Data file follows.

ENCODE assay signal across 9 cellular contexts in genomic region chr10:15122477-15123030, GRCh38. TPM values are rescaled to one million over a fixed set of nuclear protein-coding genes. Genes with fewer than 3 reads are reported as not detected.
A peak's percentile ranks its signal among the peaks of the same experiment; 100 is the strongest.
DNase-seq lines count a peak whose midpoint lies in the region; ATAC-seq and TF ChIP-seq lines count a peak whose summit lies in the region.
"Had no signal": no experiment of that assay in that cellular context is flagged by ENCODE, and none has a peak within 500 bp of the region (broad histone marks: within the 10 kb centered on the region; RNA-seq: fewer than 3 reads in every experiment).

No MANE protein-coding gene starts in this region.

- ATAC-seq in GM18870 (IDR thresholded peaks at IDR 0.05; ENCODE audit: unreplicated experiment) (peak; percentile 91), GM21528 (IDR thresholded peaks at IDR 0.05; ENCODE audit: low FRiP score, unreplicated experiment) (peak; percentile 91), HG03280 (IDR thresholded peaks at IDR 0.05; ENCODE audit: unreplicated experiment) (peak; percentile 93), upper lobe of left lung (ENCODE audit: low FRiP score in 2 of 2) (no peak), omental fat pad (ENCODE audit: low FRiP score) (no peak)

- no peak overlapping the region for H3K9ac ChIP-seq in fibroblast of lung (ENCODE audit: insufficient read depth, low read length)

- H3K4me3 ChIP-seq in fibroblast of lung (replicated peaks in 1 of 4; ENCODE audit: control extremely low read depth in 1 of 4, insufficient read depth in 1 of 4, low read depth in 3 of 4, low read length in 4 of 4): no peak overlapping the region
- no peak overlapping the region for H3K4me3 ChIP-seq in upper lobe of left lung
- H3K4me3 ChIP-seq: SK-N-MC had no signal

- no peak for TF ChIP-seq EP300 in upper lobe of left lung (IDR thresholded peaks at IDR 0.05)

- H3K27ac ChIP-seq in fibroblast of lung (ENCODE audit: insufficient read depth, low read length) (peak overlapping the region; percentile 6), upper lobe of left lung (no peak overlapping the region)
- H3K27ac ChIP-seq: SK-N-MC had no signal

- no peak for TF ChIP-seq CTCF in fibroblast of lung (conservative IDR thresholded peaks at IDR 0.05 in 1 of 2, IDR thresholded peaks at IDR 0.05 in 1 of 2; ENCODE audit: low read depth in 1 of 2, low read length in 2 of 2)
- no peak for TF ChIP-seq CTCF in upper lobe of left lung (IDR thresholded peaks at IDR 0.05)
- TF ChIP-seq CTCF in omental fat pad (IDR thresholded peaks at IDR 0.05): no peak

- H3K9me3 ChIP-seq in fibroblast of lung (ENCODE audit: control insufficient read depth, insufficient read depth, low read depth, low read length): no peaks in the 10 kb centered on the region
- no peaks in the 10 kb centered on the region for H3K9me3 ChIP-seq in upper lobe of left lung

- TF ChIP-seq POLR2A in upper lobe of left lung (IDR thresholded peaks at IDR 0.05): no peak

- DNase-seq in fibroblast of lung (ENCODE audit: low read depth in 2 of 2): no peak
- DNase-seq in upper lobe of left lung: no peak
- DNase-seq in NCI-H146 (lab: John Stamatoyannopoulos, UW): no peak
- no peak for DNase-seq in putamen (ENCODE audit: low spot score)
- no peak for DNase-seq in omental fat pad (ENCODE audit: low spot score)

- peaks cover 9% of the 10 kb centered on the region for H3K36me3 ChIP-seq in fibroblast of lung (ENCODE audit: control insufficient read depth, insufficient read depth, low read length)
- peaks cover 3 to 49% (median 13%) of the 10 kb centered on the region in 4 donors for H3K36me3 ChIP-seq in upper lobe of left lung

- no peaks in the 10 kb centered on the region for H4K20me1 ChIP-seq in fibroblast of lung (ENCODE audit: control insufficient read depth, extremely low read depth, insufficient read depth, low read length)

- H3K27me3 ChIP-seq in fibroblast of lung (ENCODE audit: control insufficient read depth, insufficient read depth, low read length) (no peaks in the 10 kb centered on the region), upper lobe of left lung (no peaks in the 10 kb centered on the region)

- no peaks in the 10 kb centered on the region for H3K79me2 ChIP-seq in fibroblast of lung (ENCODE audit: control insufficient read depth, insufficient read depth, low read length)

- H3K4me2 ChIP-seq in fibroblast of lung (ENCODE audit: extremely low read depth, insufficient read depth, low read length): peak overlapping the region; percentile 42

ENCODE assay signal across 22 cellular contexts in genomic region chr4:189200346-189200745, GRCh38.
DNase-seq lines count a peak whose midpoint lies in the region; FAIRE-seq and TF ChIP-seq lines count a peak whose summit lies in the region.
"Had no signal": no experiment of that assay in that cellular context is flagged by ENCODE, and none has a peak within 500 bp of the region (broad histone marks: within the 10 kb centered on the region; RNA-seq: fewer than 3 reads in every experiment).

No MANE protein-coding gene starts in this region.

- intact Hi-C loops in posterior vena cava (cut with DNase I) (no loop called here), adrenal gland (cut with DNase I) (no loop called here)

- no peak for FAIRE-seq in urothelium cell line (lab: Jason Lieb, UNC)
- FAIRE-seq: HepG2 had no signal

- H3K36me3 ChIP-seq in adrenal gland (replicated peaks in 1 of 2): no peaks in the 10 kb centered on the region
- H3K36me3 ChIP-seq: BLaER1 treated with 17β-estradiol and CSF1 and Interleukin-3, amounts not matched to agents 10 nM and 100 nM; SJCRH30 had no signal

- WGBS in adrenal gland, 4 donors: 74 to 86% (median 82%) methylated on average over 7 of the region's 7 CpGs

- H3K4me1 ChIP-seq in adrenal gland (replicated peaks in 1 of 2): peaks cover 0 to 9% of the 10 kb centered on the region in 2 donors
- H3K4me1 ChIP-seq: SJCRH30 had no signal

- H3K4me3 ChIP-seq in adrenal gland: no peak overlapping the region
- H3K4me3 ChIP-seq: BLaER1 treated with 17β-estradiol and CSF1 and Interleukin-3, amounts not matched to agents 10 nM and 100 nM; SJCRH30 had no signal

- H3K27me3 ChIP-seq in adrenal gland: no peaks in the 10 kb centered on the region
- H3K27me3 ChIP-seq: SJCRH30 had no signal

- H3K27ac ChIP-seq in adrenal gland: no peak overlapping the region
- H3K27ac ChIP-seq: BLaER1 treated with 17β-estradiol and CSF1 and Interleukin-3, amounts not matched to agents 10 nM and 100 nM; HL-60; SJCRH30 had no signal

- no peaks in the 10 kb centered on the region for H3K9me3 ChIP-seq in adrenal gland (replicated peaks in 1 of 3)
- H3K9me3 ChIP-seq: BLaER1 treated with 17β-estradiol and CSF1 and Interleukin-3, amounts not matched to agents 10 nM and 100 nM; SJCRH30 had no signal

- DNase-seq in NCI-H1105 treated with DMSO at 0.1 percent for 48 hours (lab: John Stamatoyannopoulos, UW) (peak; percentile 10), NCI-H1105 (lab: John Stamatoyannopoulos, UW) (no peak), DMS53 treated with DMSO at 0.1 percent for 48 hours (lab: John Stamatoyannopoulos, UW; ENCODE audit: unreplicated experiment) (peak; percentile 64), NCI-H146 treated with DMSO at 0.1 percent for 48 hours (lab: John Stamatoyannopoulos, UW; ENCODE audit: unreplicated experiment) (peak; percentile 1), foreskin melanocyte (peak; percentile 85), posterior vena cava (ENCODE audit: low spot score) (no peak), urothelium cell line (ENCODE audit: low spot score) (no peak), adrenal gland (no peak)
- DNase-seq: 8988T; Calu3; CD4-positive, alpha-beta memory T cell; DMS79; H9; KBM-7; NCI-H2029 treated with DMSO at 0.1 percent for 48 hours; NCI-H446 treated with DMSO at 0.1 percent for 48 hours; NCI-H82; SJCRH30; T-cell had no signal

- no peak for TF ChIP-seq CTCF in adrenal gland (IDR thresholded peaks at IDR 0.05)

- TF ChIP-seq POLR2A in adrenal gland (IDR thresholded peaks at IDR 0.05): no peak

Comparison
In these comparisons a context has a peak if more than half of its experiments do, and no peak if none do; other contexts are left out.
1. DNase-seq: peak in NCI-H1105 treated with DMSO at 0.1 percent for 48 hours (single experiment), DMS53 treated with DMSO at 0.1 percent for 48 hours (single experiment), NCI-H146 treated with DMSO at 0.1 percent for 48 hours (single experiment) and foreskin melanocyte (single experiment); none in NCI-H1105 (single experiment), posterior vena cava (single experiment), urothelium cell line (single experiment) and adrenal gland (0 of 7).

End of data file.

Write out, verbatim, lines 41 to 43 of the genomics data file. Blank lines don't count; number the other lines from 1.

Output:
- H3K4me1 ChIP-seq in adrenal gland (replicated peaks in 1 of 2): peaks cover 0 to 9% of the 10 kb centered on the region in 2 donors
- H3K4me1 ChIP-seq: SJCRH30 had no signal

- H3K4me3 ChIP-seq in adrenal gland: no peak overlapping the region